- Religion and Philosophy»
- Christianity, the Bible & Jesus
Bible: What Does Matthew 25 Teach Us About Parables and About the Judgment of the Nations?
Wise and Foolish Virgins
Matthew 25: The Parable of the Wise and Foolish Virgins/The Parable of the Talents/Christ's Judgment Upon the Nations
Jesus continues the theme of the necessity of vigilance while waiting for His Second Coming by relating His “Parable of the Wise and Foolish Virgins” (vv. 1-13).
[The logical connective “Then” may signal this idea (v. 1).]
Charles Ryrie’s helpful note in his Study Bible-New Testament explains that these women represent the “professing Jewish remnant on earth at His [Christ’s] return” (53) [bracketed word mine].
Whereas five virgins wisely prepare themselves for the bridegroom’s (the Son of Man) return with His bride (the Church) by possessing oil to fill their lamps (vv. 2a, 4), five of them foolishly neglect to secure oil for themselves (vv. 2b-3).
Since the bridegroom delays his return, all of them go to bed (v. 5).
When he finally arrives at midnight, they all awake and trim their lamps (vv. 6-7); however, the foolish ones, having little oil left, must leave the premises to buy some more because the wise virgins have none to spare (vv. 8-9).
Those who are ready for the groom enter the wedding hall with him, and the door closes (v. 10).
When the others return and desire entrance, the master forbids it, declaring that he does not know them (vv. 11-12).
The moral: watch, and be vigilant at all times, for one does not know when the Messiah will return (v. 13).
The Parable of the Talents
A final parable—that of the Talents—contrasts the characteristics of those who make good use of God’s gifts (here, pieces of money, talents, [lit., silver]) with those who do not; the story also reveals where these servants stand in the kingdom of heaven (vv. 14-30).
The parable proper introduces a certain man (God) who, before going on a journey, gives varying numbers of talents—five, two, and one respectively—to his servants to do with what they will (vv. 14-15).
The first two men conduct business with the entrusted finances, and their investment pays off one hundredfold (vv. 16-17).
The third individual, however, buries the master’s money (v. 18).
Upon the lord’s return, the three servants appear before him to give an account of how they used their talent(s) [vv. 19-30]. Each interview proceeds in the following way:
(1) The servant summarizes his activity (or lack thereof) [vv. 20, 22, 24-25], and
(2) the master responds to his servant's report (vv. 21, 23, 26-30).
The two industrious servants receive from their lord the same commendation (“Well done, good and faithful servant . . .”) and the same reward for their faithfulness (“I will make you . . . lord”) [vv. 21, 23].
The only difference is that the man with the ten talents also acquires the talent the third man forfeits (vv. 28b-29).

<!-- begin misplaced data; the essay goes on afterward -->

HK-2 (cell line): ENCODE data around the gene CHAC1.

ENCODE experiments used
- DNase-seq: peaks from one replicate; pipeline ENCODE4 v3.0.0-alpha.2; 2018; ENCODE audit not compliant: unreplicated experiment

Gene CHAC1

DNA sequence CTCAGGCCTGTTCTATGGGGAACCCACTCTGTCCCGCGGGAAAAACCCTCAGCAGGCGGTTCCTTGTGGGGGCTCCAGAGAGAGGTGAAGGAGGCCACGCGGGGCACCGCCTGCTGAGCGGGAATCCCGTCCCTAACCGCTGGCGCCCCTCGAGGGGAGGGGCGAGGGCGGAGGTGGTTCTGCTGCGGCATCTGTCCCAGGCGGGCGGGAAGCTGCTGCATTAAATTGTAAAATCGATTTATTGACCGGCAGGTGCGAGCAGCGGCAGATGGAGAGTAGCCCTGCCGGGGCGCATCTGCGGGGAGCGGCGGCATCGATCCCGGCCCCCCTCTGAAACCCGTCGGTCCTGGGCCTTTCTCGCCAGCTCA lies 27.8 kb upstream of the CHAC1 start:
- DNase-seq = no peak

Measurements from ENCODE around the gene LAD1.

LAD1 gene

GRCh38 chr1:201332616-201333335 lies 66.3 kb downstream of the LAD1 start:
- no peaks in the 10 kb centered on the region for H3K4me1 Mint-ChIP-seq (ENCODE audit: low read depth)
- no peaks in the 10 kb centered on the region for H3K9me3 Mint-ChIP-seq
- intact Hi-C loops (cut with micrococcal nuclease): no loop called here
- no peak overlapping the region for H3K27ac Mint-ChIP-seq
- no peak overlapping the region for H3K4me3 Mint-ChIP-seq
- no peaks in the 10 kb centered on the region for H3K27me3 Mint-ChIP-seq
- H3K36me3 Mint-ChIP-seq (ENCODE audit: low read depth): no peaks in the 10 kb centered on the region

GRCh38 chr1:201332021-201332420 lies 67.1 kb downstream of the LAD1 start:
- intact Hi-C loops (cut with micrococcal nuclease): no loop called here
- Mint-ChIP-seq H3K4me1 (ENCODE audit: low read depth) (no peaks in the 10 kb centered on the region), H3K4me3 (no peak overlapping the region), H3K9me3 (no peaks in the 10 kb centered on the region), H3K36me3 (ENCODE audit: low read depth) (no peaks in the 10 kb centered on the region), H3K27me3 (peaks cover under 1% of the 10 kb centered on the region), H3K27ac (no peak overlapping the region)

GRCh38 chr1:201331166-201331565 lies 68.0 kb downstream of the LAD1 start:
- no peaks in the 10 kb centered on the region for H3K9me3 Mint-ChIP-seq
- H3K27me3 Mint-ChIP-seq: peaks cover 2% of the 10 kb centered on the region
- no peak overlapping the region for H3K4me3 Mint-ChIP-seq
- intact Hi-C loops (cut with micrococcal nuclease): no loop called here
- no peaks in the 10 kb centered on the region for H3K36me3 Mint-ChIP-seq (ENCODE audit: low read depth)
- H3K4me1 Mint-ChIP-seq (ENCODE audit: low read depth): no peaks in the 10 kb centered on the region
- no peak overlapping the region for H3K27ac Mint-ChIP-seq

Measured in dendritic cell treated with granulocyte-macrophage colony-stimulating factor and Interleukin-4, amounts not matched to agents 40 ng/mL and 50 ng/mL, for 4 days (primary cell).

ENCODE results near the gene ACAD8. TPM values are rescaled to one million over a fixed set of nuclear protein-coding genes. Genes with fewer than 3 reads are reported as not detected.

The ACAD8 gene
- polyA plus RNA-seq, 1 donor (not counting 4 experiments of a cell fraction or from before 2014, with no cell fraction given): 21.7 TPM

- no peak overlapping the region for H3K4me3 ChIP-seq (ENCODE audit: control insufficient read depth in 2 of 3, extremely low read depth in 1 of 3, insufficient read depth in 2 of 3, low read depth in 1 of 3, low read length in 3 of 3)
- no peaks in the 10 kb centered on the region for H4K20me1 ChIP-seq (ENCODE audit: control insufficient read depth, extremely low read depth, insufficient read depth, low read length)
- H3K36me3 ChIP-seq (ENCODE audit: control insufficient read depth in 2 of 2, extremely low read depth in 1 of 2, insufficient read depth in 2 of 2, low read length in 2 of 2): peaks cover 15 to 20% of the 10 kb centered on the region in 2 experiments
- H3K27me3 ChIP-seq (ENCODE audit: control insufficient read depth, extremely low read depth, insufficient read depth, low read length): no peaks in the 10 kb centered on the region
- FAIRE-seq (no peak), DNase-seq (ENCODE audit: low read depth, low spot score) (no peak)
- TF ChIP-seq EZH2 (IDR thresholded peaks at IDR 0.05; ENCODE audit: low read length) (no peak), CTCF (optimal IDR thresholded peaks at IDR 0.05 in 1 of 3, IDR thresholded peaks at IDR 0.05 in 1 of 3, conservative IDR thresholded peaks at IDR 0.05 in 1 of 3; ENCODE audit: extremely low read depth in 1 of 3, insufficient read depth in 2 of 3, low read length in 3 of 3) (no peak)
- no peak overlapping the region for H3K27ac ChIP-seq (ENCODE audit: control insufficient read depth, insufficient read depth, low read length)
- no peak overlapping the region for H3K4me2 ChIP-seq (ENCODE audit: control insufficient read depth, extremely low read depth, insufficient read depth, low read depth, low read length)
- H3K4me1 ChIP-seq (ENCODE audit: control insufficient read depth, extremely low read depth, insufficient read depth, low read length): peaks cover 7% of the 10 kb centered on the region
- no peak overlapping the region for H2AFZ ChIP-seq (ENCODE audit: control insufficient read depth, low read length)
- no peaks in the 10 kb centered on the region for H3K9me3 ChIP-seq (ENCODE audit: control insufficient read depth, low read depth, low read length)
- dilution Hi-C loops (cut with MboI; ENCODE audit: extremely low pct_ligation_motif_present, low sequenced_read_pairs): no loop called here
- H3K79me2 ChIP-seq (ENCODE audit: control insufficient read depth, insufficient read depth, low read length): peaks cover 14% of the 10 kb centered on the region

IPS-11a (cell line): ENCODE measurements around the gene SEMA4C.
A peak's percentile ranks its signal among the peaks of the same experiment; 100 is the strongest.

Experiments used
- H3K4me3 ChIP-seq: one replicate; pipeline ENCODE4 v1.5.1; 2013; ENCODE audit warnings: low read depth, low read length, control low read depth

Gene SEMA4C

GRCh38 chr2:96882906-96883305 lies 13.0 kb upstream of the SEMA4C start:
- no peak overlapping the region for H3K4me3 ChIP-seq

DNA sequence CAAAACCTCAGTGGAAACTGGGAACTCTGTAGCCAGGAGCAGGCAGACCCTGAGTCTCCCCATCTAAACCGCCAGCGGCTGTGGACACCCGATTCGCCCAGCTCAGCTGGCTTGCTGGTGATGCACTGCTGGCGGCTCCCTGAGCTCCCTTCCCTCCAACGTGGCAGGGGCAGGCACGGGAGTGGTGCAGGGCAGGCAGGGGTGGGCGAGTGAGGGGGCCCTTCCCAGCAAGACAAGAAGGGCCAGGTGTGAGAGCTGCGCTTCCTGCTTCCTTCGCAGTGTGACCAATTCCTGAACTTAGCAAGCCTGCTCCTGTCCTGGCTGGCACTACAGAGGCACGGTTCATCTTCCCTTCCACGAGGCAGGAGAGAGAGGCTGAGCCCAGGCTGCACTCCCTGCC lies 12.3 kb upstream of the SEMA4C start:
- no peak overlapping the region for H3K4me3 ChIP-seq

On the other hand, the unfaithful man suffers the master’s severe reprimand for allowing bitterness toward the latter’s unfairness (falsely perceived) to keep him from performing the least that he could have done: put his money in the bank to earn interest (vv. 26-27).
He also must endure the confiscation of his talent (v. 28) and humiliating exclusion from the master’s presence (v. 30).
[Is this “humiliating exclusion” equivalent to eternal separation from God?]
Judgment of the "Sheep" and the "Goats"
The "Sheep and Goats" Judgment
view quiz statistics
Do you believe in the eternal punishment of the unsaved?
A General Resurrection?
Do you believe in a general resurrection?
Jesus' Judgment of the Nations
Finally, Jesus discourses about His (the Son of Man’s) judgment of the Gentiles (that is, the nations) after He returns to Earth at the end of the Great Tribulation (vv. 31-46).
While seated on His throne, He directs His angels to gather before Him the relatively few people left alive after the decimation of this terrible time of trouble.
There He infallibly separates the “sheep” (believers) from the “goats” (unbelievers), putting the former on His right and the latter on His left (vv. 31-33).
The King’s approach to His assessment of these two groups follows a specific pattern:
(1) Having already separated the nations into two groups, He now assigns individuals to their destiny: either His kingdom (v. 34) or everlasting fire (v. 41);
(2) He explains His criterion for judgment: their treatment of His “brethren” (the Jews) during the Tribulation (vv. 35-36; 42-43);
(3) He allows group spokespersons to seek understanding of His criterion (vv. 37-39; 44); and
(4) He answers their query (vv. 40, 45).
After they all understand the King’s answer to this fundamental question, they go to their reward (eternal life) or to their damnation (eternal punishment) [v. 46].
The sheep, unconscious of their goodness in ministering to the Jews (and thus to Christ), inherit the kingdom/eternal life.
The goats, on the other hand, unconscious (?) of their neglect to help the Jews (and thus Christ) in their distress, go to Hell.
Their respective deeds show either the presence or the absence of a faith commitment to the Lord.
© 2013 glynch1